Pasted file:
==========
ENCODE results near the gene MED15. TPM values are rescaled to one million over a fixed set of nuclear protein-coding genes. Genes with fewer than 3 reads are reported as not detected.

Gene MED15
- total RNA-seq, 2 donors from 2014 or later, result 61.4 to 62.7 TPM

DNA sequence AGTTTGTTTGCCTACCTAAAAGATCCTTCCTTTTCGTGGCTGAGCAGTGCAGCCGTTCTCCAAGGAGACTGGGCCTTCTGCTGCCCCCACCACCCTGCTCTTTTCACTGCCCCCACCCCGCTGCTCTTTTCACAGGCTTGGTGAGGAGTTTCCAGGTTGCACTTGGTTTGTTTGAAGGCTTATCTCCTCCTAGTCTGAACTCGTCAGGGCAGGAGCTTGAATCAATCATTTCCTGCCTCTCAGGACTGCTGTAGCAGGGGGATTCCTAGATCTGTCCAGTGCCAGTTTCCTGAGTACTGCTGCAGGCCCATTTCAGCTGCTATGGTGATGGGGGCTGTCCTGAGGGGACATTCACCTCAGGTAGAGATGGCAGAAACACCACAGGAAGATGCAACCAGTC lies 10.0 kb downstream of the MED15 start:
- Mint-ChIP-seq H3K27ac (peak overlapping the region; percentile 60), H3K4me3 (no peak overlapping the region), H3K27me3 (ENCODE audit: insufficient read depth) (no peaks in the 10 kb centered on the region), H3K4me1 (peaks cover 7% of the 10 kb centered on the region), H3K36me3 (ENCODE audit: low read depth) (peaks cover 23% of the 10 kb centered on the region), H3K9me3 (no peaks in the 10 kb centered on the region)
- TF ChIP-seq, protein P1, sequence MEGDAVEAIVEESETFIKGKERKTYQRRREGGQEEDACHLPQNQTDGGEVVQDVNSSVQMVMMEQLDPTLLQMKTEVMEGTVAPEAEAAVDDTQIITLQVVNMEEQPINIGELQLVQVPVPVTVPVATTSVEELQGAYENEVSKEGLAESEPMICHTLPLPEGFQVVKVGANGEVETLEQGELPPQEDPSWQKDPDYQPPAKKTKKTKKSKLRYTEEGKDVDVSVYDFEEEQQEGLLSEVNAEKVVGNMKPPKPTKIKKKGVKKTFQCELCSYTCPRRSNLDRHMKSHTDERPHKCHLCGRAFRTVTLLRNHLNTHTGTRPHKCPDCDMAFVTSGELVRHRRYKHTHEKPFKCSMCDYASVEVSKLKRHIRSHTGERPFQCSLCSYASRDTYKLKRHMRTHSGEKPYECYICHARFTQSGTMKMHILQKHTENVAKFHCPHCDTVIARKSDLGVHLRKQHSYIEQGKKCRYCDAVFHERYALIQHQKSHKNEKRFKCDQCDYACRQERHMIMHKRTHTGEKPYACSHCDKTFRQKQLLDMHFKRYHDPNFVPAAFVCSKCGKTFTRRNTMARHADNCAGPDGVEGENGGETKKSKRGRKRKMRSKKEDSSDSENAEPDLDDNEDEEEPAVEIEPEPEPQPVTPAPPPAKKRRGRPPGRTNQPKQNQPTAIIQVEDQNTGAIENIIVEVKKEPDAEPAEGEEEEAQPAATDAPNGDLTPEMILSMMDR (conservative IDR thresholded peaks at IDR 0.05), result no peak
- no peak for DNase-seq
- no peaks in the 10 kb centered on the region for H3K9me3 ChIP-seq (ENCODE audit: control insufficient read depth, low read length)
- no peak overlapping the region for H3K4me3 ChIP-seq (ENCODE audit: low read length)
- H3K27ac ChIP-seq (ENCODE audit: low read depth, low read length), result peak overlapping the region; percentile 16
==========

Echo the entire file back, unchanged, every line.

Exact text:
ENCODE results near the gene MED15. TPM values are rescaled to one million over a fixed set of nuclear protein-coding genes. Genes with fewer than 3 reads are reported as not detected.

Gene MED15
- total RNA-seq, 2 donors from 2014 or later, result 61.4 to 62.7 TPM

DNA sequence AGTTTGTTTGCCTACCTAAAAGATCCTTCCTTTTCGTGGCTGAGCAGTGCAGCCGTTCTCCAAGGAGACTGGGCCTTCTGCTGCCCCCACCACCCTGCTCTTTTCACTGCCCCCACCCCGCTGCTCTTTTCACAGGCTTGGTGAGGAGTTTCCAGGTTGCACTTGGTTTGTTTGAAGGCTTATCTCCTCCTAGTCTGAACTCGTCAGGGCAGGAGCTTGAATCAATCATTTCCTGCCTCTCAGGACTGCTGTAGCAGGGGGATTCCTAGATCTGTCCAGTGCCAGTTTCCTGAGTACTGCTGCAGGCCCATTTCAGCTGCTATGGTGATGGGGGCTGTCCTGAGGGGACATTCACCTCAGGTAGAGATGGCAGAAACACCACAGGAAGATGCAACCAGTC lies 10.0 kb downstream of the MED15 start:
- Mint-ChIP-seq H3K27ac (peak overlapping the region; percentile 60), H3K4me3 (no peak overlapping the region), H3K27me3 (ENCODE audit: insufficient read depth) (no peaks in the 10 kb centered on the region), H3K4me1 (peaks cover 7% of the 10 kb centered on the region), H3K36me3 (ENCODE audit: low read depth) (peaks cover 23% of the 10 kb centered on the region), H3K9me3 (no peaks in the 10 kb centered on the region)
- TF ChIP-seq, protein P1, sequence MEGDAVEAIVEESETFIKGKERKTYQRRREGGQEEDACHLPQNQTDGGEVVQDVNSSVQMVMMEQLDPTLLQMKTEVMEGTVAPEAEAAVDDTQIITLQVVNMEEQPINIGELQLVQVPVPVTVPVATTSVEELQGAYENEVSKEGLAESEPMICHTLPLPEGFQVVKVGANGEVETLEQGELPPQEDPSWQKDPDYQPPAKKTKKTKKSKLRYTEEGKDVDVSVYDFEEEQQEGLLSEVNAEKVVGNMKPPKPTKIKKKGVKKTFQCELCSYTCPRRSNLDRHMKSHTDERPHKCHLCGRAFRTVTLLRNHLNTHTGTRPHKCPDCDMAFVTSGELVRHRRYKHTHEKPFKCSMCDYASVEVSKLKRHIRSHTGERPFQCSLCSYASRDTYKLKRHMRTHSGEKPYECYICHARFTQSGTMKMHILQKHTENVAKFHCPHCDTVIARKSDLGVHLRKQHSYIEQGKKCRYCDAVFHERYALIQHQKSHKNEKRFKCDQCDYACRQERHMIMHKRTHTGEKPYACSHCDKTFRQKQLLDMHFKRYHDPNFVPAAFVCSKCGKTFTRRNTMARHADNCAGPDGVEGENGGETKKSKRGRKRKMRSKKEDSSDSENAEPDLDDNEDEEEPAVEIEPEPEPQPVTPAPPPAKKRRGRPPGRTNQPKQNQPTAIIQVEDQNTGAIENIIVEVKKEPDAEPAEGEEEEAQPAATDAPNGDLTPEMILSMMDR (conservative IDR thresholded peaks at IDR 0.05), result no peak
- no peak for DNase-seq
- no peaks in the 10 kb centered on the region for H3K9me3 ChIP-seq (ENCODE audit: control insufficient read depth, low read length)
- no peak overlapping the region for H3K4me3 ChIP-seq (ENCODE audit: low read length)
- H3K27ac ChIP-seq (ENCODE audit: low read depth, low read length), result peak overlapping the region; percentile 16